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November 2014, Volume 64, Issue 11

Short Communication

Effect of late vs early clamping of the umbilical cord (on haemoglobin level) in full-term neonates

Hassan Mahmoodi Nesheli  ( Pediatric Hematologist Oncologist, Non-Communicable Pediatrics Diseases Research Center, Sari, Iran. )
Seddigheh Esmailzadeh  ( Infertility and Reproductive Health Research Center, Babol University of Medical Sciences, Babol, Iran. )
Mohsen Haghshenas  ( Pediatric Neonatologist, Non-Communicable Pediatrics Diseases Research Center, Sari, Iran. )
Ali Bijani  ( General Practitioner, Non-Communicable Pediatrics Diseases Research Center, Sari, Iran. )
Tahereh Galini Moghaddam  ( Gynecology & Obstetrics, Mazandaran University of Medical Sciences, Sari, Iran. )


Sixty term infants delivered vaginally were assigned randomly to one of the two management groups; early cord clamping (ECC) or delayed cord clamping (DCC). Six months after delivery, the children in both groups were called back for follow-up. Blood samples were obtained for measuring haemoglobin (Hb), haematocrit (Hct), mean corpuscular volume (MCV), mean corpuscular haemoglobin (MCH), serum iron (SI), transferrin saturation (TS) and serum ferritin (SF) levels. The mean Hb, HCT, SI and TS at 6 months were significantly higher in the DCC group (95% confidence interval (CI); p<0.001, p<0.001, p<0.024 and p<0.009). The mean SF at 6 months was also higher in the DCC group but it was not significant (p<0.071). Polycythaemia, jaundice and other undesirable side-effects of DCC were not seen.
Keywords: Placental transfusion, Delayed cord clamping, Early cord clamping, Anaemia, Infant.


Umbilical cord clamping is one of the oldest interventions that humans have done. It may be early cord clamping (ECC) (clamp of cord <10 seconds after delivery) or delayed cord clamping (DCC) (clamp of cord 30-180 seconds after delivery).1,2 DCC is generally considered a new or unproven intervention. All mammals must transfer from placental to pulmonary respiration at birth. Ventilation of the lungs is followed by closure of the placental circulation. That is why obstetricians and midwives still rush to clamp the cord and avoid DCC.3 Allowing placental transfusion after birth can provide the newborn with a 30% increase in blood volume and up to a 60% increase in red blood cells (RBCs).4 Several theories about the potential benefits and risks of delaying the clamping of the umbilical cord have been postulated and studied in recent years. Some benefits of DCC are increased haemoglobin (Hb) and haematocrit (Hct) levels for the neonate with a subsequent reduction in rates of anaemia and iron deficiency that may extend into the infancy period.5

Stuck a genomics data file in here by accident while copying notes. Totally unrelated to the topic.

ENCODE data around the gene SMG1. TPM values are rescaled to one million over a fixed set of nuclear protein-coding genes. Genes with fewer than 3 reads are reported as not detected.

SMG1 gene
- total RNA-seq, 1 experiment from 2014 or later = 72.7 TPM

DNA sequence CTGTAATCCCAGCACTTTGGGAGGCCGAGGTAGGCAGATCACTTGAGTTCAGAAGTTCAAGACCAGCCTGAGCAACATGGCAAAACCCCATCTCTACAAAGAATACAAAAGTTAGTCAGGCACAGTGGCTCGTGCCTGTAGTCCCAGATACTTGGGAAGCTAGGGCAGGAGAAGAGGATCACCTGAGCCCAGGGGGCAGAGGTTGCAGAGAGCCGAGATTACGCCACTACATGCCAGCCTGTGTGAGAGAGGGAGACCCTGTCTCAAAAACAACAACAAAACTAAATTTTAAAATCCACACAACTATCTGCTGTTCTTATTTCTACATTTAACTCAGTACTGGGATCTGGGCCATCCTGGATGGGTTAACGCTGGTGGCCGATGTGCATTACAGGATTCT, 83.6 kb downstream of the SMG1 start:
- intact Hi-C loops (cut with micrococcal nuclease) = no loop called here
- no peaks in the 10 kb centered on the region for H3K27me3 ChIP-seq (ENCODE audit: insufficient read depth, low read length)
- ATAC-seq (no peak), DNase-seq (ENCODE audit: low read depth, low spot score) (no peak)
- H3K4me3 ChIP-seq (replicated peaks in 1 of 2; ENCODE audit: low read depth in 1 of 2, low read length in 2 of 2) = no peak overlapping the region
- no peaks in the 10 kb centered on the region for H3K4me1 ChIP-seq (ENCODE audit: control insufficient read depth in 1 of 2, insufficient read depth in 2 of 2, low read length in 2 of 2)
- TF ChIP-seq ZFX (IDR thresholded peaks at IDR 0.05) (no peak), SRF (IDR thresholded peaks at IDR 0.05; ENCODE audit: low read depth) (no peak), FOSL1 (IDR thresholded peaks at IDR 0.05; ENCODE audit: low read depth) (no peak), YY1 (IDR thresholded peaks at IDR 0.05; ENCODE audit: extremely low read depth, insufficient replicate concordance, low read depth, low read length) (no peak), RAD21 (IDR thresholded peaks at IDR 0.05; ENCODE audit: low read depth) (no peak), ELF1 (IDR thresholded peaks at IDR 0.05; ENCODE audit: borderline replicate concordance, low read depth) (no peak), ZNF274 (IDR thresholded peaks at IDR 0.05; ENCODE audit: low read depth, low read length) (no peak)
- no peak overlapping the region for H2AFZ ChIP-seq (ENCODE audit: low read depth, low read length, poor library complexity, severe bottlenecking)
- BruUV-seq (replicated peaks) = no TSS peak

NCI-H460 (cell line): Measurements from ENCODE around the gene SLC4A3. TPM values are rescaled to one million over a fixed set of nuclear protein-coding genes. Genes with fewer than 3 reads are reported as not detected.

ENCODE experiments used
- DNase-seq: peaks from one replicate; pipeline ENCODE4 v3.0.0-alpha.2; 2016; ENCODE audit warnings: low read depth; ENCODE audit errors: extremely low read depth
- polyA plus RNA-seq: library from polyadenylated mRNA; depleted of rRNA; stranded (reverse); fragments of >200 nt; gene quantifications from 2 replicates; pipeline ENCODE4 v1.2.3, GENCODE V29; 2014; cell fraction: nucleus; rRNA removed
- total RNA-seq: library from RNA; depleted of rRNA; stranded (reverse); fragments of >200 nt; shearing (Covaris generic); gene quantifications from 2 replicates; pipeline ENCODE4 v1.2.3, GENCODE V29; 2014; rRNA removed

DCC seems to protect very low birth weight (VLBW) infants from intra-ventricular haemorrhage, late onset sepsis and motor disability.6,7 On the other hand, DCC may increase rates of hyperbilirubinaemia, polycythaemia, and transient tachypnoea in the newborn or maternal haemorrhage.8,9 Some studies showed that DCC does not lead to a significant difference in the haematocrit level of the neonate or neonatal polycythaemia.10,11 Some other studies, however, showed polycythaemia in the DCC group.12,13 Some studies indicated that 30% of infants seen in a Public Health Service Clinic had anaemia, and approximately 25% had iron deficiency, compared to 8% who had anaemia and 11% who were iron-deficient at some private practice.14,15 Infants are at high risk of iron deficiency and iron-deficiency anaemia that may cause poorer cognitive, motor and social-emotional function, as well as persisting neurophysiologic differences.16 The current study was planned to assess cord blood clamping, which tends towards ECC in most labour rooms, and high levels of anaemia that present in young infants in many countries worldwide.